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### python : How can I speed up the execution of the program. Missing a couple of hundred seconds

Consider an integer array aof length n. Let's call the distance from the index ito the set of indices Sthe value dist(i,S)=∑_j∈S|a_i−a_j|. Fix an integer k. Consider the function f(i)=min dist(i,S), where the minimum is taken over sets Sof size kthat does not contain the index i. Define f(i)value for all ifrom 1 to n.

Input example:
5 3
3 2 5 1 2

The first line contains two integers nand k(2≤n≤300000, 1≤k<n) described in the condition. The second line contains nintegers ai(1≤a_i≤10^9) — elements of the aarray.

Output example:
4 2 8 4 2

The algorithm of work is approximately the following:

For each element of the array, we look for the kelements closest in value (the element itself is not taken into account). We get the sum of the modules of the difference between the found and the original.

``````def nearest(lst, target):
return min(lst, key=lambda x: abs(x -target))
def func(k, arr):
result= ''
for i in range(len(arr)):
f= 0
arr_copy= arr.copy()
arr_copy.pop(i)
for j in range(k):
num= nearest(arr_copy, arr[i])
if num in arr_copy:
f += abs(arr[i] -num)
arr_copy.remove(num)
result += str(f) + ' '
return result
def main():
f= input().split()
s= map(int, input().split())
print(func(int(f), list(s)))
``````

I tried to bypass the algorithm when meeting the calculated element -it did not give any results in terms of reducing the time.

The complexity of your algorithm is cubic O(n*k*3n). At least it is possible for O(n*k). Plus, copying a list is a rather time-consuming procedure.

GrAnd2022-02-15 00:42:13
• Answer # 1

If you go by a window of size k over a sorted list, it should be much faster.

``````import random
def func(k, arr):
lst= sorted(arr)
d= {}
_se= sum(lst[:k])
for i in range(len(lst)-k):
_se += lst[i+k]
sb, se= 0, _se
for p in range(k+1):
v= lst[i+p]
se -= v
sum_dist= (p*v -sb) + (se -(k-p)*v)
if v not in d or sum_dist &lt; d[v]:
d[v]= sum_dist
sb += v
_se -= lst[i]
return [str(d[v]) for v in arr]
k= 300
s= random.sample(range(1, 10**9 + 1), 30000)
print(" ".join(func(k, s)))
``````

This sample (300 out of 30000) was processed in 5.11 seconds. Option from @DimaVinogradov -in 274.14 seconds. The original function answered for ... (more than half an hour passed -still thinking).

Linear time variant:

``````def func(k, arr):
lst= sorted(arr)
d= {}
sb, se= 0, sum(lst[:k+1])
b, ll= 0, len(lst)
for i,v enumerate(lst):
se -= v
d[v]= (i-b)*v*2 -sb + se -k*v
while b&lt; i and b+k+1&lt; ll:
sum_dist= (i-b-1)*v*2 -sb + lst[b] + se + lst[b+k+1] -k*v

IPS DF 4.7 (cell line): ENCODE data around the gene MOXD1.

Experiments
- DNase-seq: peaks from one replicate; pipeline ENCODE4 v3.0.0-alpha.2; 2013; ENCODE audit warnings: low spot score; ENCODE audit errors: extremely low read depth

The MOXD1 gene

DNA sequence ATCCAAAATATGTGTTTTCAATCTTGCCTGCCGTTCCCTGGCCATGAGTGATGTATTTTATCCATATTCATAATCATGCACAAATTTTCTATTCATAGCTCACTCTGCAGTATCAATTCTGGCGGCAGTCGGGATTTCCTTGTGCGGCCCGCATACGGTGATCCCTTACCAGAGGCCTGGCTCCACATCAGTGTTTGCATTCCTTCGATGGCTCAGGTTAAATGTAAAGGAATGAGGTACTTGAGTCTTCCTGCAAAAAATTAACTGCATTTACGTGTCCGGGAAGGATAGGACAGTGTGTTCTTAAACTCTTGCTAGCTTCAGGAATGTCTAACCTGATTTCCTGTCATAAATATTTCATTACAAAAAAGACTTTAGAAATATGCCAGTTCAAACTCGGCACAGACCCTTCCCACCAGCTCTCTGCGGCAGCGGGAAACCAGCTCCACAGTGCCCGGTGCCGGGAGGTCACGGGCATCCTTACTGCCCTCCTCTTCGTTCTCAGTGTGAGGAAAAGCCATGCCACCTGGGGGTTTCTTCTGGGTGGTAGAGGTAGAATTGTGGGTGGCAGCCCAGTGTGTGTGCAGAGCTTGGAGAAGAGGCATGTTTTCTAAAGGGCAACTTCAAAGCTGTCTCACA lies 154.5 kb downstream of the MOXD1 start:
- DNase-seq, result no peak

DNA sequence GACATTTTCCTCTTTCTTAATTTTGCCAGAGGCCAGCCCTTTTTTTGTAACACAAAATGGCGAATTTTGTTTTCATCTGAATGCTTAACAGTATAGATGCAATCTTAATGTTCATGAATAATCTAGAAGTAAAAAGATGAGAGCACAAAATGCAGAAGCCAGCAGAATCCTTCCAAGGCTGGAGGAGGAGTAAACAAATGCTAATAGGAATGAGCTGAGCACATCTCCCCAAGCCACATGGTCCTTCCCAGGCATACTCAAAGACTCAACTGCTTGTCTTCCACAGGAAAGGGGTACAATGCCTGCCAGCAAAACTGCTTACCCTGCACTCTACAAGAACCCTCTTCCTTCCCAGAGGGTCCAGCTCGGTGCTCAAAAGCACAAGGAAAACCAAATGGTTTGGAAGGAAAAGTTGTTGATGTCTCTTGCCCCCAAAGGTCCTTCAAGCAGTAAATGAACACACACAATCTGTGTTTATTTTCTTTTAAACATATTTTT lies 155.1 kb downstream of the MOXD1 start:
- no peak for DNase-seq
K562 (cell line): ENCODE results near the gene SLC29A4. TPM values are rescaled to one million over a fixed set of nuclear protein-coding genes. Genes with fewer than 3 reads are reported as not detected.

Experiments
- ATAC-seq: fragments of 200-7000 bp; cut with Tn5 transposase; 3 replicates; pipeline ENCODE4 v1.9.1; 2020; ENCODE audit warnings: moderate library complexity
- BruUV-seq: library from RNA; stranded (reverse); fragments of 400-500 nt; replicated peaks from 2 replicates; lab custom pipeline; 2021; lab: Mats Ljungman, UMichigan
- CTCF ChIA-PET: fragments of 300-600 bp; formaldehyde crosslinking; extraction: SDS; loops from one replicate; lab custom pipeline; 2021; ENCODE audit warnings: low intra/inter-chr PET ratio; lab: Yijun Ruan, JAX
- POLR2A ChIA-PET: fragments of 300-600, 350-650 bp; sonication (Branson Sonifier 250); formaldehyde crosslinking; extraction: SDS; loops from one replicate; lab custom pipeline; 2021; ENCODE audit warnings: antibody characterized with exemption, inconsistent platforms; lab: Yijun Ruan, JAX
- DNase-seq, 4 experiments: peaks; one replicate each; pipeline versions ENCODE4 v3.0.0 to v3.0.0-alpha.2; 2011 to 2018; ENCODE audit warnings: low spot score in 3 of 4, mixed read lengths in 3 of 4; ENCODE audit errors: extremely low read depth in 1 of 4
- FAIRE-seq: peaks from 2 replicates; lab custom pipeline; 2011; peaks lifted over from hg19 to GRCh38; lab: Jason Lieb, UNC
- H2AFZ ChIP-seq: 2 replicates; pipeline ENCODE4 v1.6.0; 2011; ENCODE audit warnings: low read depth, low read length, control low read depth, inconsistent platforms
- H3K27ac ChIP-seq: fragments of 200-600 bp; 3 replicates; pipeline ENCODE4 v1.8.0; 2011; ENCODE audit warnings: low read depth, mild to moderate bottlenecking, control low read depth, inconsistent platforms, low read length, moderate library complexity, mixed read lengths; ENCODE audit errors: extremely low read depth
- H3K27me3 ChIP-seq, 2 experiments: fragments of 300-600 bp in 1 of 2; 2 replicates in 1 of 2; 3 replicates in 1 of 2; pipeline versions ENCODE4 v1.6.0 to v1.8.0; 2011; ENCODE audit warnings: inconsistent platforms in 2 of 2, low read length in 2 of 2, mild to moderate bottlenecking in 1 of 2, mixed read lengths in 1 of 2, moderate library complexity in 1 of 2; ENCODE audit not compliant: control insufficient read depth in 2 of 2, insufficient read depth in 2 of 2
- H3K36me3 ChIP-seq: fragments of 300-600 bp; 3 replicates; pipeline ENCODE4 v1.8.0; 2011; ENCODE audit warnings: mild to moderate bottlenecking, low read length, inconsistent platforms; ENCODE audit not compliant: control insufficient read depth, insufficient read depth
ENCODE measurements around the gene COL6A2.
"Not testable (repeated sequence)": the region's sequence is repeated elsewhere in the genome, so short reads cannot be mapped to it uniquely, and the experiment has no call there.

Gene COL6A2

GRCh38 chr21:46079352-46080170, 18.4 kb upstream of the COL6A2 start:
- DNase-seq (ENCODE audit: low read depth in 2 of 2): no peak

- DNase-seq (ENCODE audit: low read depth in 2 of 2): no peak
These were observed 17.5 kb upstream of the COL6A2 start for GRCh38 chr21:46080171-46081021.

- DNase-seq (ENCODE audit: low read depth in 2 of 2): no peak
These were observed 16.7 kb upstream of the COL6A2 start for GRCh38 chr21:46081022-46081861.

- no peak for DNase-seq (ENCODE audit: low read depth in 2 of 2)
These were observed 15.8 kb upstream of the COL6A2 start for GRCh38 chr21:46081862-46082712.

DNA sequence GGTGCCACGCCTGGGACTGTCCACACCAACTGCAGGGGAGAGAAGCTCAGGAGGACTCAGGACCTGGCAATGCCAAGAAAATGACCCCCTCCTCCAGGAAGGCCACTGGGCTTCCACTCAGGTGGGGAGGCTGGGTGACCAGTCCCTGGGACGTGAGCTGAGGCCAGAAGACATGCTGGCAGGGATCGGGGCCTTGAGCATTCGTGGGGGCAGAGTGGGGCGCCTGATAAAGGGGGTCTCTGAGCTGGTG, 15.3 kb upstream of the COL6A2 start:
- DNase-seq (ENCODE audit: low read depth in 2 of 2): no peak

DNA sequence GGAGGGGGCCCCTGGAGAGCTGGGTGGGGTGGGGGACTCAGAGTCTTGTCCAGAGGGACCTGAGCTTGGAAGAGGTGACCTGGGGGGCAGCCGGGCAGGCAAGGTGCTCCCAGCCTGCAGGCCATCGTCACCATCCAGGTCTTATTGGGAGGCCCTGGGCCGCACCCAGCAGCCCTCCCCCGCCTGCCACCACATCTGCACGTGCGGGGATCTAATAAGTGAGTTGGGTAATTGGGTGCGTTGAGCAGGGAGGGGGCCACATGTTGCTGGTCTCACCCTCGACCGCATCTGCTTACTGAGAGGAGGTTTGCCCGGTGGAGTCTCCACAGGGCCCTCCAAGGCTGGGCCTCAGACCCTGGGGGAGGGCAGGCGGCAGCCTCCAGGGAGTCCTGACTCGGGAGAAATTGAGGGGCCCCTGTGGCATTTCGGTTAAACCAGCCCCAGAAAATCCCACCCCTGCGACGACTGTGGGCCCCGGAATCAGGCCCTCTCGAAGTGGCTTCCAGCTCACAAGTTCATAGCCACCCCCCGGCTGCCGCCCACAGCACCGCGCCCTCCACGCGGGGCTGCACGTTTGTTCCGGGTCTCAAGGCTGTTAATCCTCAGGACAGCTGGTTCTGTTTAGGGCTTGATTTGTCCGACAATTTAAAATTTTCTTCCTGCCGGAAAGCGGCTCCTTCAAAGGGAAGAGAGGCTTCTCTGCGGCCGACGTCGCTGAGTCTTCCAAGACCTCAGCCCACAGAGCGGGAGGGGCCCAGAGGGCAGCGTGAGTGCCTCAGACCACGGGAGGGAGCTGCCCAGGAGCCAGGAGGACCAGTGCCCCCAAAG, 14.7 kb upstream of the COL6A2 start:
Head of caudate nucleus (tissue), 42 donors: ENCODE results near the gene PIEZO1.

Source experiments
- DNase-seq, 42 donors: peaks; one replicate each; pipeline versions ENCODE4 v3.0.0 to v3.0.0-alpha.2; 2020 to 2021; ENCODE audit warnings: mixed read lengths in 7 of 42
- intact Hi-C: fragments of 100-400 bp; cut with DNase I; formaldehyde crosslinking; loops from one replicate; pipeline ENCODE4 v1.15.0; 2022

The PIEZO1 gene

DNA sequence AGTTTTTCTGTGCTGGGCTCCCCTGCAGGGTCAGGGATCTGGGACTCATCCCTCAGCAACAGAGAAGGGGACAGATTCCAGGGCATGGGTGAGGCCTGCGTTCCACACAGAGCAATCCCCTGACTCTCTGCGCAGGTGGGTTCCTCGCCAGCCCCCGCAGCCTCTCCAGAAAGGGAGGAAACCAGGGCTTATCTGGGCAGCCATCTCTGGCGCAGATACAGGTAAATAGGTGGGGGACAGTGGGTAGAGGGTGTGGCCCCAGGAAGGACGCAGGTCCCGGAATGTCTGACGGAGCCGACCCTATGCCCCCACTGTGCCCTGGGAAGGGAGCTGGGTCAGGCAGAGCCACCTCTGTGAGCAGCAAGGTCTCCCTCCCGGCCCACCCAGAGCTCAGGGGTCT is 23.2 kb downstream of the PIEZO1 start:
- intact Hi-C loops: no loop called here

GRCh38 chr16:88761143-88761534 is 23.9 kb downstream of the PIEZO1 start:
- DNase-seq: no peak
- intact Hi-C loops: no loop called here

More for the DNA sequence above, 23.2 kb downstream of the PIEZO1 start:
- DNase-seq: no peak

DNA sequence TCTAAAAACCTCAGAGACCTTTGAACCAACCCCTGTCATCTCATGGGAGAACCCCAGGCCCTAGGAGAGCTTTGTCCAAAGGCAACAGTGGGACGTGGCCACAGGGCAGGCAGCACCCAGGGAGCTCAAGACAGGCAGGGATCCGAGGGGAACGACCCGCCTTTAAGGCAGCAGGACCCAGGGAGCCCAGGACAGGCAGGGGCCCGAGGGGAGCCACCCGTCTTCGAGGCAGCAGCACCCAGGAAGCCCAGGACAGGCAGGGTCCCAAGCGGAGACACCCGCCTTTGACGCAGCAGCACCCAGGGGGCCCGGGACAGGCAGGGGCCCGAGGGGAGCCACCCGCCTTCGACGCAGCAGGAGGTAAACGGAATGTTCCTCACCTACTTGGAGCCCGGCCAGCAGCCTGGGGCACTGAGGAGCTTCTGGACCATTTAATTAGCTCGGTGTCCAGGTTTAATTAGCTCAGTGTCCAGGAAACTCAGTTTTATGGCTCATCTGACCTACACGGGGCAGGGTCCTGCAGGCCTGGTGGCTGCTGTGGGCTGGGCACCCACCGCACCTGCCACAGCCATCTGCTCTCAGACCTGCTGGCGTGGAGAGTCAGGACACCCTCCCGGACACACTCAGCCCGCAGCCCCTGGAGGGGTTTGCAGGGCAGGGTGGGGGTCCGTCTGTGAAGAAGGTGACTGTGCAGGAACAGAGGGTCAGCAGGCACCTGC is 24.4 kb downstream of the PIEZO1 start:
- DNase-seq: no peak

if sum_dist&gt; d[v]:
break
d[v]= sum_dist
sb -= lst[b]
b += 1
se += lst[b+k]
sb += v
return [str(d[v]) for v in arr]
``````

For any k, a list of 300,000 elements fits in a couple of seconds. The principle is almost the same, only the window moves only to the right, without returning and without a complete enumeration of k distances for each element. So it essentially works in O(n).

Unfortunately, the test still failed. I can't bring it up -it's hidden.

matvuric2022-02-15 00:42:13

@matvuric Added another option that is a couple of orders of magnitude faster.

GrAnd2022-02-15 00:42:13
• Answer # 2

If you go by a window of size k over a sorted list, it should be much faster.

``````import random
def func(k, arr):
lst= sorted(arr)
d= {}
_se= sum(lst[:k])
for i in range(len(lst)-k):
_se += lst[i+k]
sb, se= 0, _se
for p in range(k+1):
v= lst[i+p]
se -= v
sum_dist= (p*v -sb) + (se -(k-p)*v)
if v not in d or sum_dist &lt; d[v]:
d[v]= sum_dist
sb += v
_se -= lst[i]
return [str(d[v]) for v in arr]
k= 300
s= random.sample(range(1, 10**9 + 1), 30000)
print(" ".join(func(k, s)))
``````

This sample (300 out of 30000) was processed in 5.11 seconds. Option from @DimaVinogradov -in 274.14 seconds. The original function answered for ... (more than half an hour passed -still thinking).

Linear time variant:

``````def func(k, arr):
lst= sorted(arr)
d= {}
sb, se= 0, sum(lst[:k+1])
b, ll= 0, len(lst)
for i,v enumerate(lst):
se -= v
d[v]= (i-b)*v*2 -sb + se -k*v
while b&lt; i and b+k+1&lt; ll:
sum_dist= (i-b-1)*v*2 -sb + lst[b] + se + lst[b+k+1] -k*v
if sum_dist&gt; d[v]:
break
d[v]= sum_dist
sb -= lst[b]
b += 1
se += lst[b+k]
sb += v
return [str(d[v]) for v in arr]
``````

For any k, a list of 300,000 elements fits in a couple of seconds. The principle is almost the same, only the window moves only to the right, without returning and without a complete enumeration of k distances for each element. So it essentially works in O(n).

Unfortunately, the test still failed. I can't bring it up -it's hidden.

matvuric2022-02-15 00:42:13

@matvuric Added another option that is a couple of orders of magnitude faster.

GrAnd2022-02-15 00:42:13
• Answer # 3

on big data it seems to work faster. Didn't do many tests.

``````from heapq import nsmallest
from copy import copy
def func_of(k, list_of):
result= []
for i, m in enumerate(list_of):
new_list= copy(list_of)
new_list.pop(i)
nearest= nsmallest(k, new_list, key=lambda x: abs(x -m))
sum_of= sum([abs(m -j) for j in nearest])
result.append(sum_of)
return ' '.join(map(str, result))
``````

• Answer # 4

on big data it seems to work faster. Didn't do many tests.

``````from heapq import nsmallest
from copy import copy
def func_of(k, list_of):
result= []
for i, m in enumerate(list_of):
new_list= copy(list_of)
new_list.pop(i)
nearest= nsmallest(k, new_list, key=lambda x: abs(x -m))
sum_of= sum([abs(m -j) for j in nearest])
result.append(sum_of)
return ' '.join(map(str, result))
``````